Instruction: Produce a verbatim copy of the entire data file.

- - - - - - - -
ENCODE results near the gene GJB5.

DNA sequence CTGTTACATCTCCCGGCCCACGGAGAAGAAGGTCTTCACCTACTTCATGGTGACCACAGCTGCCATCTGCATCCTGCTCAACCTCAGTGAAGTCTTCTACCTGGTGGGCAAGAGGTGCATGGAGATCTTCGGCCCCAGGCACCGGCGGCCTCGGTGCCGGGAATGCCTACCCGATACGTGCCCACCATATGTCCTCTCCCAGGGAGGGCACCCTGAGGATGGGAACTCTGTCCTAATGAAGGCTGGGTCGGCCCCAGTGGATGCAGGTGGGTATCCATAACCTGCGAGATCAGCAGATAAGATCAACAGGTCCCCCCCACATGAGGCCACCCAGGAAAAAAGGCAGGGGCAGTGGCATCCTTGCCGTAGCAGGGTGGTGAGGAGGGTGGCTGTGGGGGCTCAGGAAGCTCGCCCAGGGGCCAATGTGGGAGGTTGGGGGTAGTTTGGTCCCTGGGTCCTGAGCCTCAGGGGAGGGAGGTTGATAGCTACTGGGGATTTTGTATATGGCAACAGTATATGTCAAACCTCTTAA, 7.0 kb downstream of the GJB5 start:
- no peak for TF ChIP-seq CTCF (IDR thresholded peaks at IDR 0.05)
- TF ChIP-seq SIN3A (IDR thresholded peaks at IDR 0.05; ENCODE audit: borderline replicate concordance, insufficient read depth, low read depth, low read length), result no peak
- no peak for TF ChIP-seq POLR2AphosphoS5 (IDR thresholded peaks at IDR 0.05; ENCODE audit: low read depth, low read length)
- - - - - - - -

ENCODE results near the gene GJB5.

DNA sequence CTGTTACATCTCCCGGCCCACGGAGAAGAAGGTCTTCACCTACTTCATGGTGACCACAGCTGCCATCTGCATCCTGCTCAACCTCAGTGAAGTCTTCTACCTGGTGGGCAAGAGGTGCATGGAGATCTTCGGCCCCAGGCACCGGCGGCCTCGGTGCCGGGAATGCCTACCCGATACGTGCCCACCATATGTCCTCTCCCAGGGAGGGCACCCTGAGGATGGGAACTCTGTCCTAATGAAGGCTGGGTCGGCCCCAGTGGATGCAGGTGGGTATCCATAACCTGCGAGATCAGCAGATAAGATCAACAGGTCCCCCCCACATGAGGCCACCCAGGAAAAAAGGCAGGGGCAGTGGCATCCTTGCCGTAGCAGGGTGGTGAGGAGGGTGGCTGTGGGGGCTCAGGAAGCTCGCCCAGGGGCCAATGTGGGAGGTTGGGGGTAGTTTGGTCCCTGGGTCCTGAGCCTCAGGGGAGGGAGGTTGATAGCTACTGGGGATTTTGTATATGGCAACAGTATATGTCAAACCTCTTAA, 7.0 kb downstream of the GJB5 start:
- no peak for TF ChIP-seq CTCF (IDR thresholded peaks at IDR 0.05)
- TF ChIP-seq SIN3A (IDR thresholded peaks at IDR 0.05; ENCODE audit: borderline replicate concordance, insufficient read depth, low read depth, low read length), result no peak
- no peak for TF ChIP-seq POLR2AphosphoS5 (IDR thresholded peaks at IDR 0.05; ENCODE audit: low read depth, low read length)